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Thank you for your work, thank you for your passion, thank you for your perseverance. Humanity wouldn’t be itself without teachers.

never give up

Much love to y’all! Happy Teacher Appreciation Week!



Students Working to End Bias and Hate All Over Our District!

It so happens that Austin ISD is the largest Anti-Defamation League No Place for Hate district in the entire country. All 130 schools have planned, completed, and documented intentional student-led activities designed to raise awareness around bias, bullying, and prejudice, and to build a positive school culture of inclusiveness and safety. Students from pre-kindergarten through high school seniors have participated in these opportunities to increase the peace.  Here are just a few examples of how some schools have declared themselves No Place for Hate!

Kealing and Lamar Middle Schools have both created lessons to bring attention to bias and microaggressions.  Their work to bring attention to these issues on a local, campus level is the first step toward addressing bias, prejudice and racism on a societal level.  Here’s a video from Lamar Middle School with AVID student-generated examples of microaggressions that was included in an SEL lesson for the entire campus:

Kealing Middle School asked students to think of microaggressions they had heard or experienced as well, and then invited students to think of assertive ways to address the microaggression:

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At Zilker Elementary, students participated in a March Forth for Peace on…you guessed it! March 4th! The parade was a culminating event organized by the Zilker counselor, Ms. Vreeland, celebrating lessons that the students had learned about friendship, empathy, and being an ally.  The whole Zilker community sang a special peace song led by music teacher Ms. Garcia, and students decorated t-shirts and posters to show their spirit of peace!  Every single teacher, student, and hundreds of parents Marched Forth for peace that lovely spring day.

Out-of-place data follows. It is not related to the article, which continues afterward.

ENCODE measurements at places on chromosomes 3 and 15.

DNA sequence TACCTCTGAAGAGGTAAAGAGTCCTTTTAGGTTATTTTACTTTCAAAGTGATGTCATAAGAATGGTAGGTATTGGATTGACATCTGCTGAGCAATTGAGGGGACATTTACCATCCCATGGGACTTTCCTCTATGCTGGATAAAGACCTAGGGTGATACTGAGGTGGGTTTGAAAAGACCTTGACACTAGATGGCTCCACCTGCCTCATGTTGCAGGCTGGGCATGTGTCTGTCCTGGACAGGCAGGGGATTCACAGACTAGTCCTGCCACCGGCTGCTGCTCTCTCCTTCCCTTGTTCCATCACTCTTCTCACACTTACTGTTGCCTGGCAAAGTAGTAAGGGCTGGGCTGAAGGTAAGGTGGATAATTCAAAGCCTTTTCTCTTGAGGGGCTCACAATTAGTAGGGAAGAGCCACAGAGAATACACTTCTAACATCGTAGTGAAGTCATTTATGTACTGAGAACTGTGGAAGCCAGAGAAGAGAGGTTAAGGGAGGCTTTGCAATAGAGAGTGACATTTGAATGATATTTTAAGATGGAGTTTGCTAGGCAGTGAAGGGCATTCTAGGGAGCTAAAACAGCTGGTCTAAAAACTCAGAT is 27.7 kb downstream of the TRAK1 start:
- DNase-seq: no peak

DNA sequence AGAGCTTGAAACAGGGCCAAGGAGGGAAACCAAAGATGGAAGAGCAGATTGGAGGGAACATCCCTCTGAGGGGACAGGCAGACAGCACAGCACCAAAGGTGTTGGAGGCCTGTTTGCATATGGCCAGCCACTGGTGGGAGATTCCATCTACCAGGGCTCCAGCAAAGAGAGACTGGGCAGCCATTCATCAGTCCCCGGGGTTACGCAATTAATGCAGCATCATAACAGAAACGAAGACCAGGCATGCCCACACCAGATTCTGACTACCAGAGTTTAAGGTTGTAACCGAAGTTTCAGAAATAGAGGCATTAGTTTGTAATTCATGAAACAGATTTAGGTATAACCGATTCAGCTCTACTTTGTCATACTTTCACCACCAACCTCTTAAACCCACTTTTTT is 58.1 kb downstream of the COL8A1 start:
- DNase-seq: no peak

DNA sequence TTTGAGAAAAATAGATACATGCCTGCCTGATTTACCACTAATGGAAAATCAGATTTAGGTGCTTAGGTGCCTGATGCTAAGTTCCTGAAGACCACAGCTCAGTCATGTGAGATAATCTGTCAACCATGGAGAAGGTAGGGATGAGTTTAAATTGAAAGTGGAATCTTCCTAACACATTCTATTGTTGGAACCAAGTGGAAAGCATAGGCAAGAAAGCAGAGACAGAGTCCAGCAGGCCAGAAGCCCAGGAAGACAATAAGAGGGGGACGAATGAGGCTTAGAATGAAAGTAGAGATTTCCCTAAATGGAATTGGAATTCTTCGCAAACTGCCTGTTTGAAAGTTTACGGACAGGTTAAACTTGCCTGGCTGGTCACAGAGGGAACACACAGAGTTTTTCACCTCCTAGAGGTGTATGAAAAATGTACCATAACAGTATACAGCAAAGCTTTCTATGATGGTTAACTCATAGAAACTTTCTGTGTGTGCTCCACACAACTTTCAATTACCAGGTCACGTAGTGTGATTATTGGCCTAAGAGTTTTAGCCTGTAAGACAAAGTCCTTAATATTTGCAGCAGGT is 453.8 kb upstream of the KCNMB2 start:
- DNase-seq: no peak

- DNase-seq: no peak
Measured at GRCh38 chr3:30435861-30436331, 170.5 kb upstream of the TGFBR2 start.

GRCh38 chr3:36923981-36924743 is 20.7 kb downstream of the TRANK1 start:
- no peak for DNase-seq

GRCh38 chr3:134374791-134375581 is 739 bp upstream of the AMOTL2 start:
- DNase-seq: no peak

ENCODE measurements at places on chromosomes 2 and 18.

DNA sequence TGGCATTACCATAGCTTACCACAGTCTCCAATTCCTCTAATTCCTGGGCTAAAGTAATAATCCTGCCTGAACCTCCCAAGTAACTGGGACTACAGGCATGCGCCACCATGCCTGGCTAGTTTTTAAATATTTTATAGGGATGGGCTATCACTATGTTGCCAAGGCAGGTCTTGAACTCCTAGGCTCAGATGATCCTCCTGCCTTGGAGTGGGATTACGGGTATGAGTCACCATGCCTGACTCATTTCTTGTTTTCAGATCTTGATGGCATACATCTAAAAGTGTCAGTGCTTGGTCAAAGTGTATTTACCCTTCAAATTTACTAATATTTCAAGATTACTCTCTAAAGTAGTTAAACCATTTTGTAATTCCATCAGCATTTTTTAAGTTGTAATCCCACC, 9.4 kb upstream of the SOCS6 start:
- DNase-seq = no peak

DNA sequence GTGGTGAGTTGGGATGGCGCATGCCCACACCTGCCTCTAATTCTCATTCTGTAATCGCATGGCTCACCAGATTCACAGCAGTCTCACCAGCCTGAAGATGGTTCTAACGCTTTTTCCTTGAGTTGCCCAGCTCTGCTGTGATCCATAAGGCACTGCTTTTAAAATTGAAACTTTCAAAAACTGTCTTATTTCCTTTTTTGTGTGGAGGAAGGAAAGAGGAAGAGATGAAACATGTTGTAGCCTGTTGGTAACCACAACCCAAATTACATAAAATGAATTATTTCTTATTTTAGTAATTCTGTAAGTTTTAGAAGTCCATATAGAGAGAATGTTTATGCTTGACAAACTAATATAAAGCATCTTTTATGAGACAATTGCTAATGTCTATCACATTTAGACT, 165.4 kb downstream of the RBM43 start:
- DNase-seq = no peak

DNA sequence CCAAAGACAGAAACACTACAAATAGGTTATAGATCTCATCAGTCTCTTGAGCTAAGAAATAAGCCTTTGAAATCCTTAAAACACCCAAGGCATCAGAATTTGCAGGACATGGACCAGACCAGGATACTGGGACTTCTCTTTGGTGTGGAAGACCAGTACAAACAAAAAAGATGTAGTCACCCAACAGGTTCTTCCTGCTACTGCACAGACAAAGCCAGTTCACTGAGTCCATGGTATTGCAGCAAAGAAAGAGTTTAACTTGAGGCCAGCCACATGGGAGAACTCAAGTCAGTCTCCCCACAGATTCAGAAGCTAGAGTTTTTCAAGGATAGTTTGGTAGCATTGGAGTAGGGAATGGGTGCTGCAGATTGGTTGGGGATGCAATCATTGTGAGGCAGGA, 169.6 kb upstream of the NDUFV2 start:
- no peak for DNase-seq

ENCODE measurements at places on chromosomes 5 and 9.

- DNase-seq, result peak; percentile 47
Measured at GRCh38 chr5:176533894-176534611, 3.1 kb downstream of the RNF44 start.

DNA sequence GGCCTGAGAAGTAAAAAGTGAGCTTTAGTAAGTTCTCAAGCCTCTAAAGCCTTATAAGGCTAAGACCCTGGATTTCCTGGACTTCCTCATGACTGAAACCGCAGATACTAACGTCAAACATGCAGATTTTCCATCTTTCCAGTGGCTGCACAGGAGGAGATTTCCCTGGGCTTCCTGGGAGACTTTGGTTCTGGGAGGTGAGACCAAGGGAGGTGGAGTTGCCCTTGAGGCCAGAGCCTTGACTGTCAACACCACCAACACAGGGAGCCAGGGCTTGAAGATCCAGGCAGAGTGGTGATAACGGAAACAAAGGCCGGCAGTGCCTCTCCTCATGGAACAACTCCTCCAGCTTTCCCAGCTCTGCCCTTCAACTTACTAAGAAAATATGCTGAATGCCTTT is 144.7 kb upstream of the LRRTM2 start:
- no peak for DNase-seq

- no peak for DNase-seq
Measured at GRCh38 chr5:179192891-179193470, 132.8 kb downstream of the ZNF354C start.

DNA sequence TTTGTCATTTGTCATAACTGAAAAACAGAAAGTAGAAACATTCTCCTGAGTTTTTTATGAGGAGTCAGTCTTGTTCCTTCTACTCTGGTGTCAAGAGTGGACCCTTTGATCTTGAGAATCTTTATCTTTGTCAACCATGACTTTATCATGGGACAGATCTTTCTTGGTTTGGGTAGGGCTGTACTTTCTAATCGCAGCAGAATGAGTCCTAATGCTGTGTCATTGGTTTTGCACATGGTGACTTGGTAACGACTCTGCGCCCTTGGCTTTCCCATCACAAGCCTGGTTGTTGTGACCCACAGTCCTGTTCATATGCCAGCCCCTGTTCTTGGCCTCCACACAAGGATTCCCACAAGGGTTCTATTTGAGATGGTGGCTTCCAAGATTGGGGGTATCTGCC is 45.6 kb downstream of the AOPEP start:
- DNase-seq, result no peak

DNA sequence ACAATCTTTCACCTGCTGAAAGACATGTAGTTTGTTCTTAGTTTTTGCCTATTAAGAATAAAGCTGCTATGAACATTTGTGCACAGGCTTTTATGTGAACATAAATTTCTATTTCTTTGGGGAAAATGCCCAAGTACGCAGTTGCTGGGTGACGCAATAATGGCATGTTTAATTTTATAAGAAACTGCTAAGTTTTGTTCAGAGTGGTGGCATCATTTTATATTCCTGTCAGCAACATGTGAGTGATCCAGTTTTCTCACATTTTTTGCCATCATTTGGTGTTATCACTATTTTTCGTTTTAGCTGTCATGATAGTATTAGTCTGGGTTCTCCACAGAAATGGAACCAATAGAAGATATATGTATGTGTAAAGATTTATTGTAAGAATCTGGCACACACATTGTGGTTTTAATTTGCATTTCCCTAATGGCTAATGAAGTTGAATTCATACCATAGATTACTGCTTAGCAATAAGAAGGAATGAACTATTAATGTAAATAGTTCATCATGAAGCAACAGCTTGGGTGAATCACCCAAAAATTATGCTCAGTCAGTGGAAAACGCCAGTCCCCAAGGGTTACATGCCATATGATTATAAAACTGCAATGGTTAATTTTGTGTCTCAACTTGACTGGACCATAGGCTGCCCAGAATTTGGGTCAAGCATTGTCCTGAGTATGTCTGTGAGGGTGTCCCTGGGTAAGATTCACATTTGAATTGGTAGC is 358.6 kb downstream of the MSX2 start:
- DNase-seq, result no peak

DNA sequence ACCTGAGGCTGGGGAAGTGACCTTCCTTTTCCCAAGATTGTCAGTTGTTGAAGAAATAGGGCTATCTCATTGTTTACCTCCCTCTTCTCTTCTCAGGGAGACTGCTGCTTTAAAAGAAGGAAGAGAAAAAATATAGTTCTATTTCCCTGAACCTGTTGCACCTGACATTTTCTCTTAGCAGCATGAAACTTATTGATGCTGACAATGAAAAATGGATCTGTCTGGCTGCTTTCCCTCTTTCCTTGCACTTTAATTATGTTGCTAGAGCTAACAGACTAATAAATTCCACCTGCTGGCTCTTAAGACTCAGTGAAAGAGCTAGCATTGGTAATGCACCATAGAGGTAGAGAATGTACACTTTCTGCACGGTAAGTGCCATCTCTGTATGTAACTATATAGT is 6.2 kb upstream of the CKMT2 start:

McCallum High School had a week-long “No Hate” campaign involving a t-shirt logo contest, a “just be you” photo booth, No H8 face painting at lunch, and the reading of a student-generated play about issues faced by LBGTQ+ students for the whole faculty (in partnership with Creative Action‘s Outside the Lines project). In one way or another, every student and faculty member participated in building and celebrating McCallum’s welcoming culture!

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Travis High School students planted a peace garden in a courtyard, and had everyone on campus sign the ADL Resolution of Respect.  They created a visual symbol of the Resolution using hundreds of handprints and posted it on a long window in the cafeteria, showing off the solidarity of their learning community with panoramic stained glass effects!


They also hosted a Peace Through Pie event (and pie eating contest!), and this year it was attended by the founder of the Peace Through Pie movement!  Like Lamar Middle School’s similar Peace Through Pie evening, it commemorates Dr. Martin Luther King Jr.’s birthday and seeks to build peaceful community ties through sharing pies of all kinds.

AISD Short Peace Thru Pie 2015 from Austin ISD TV on Vimeo.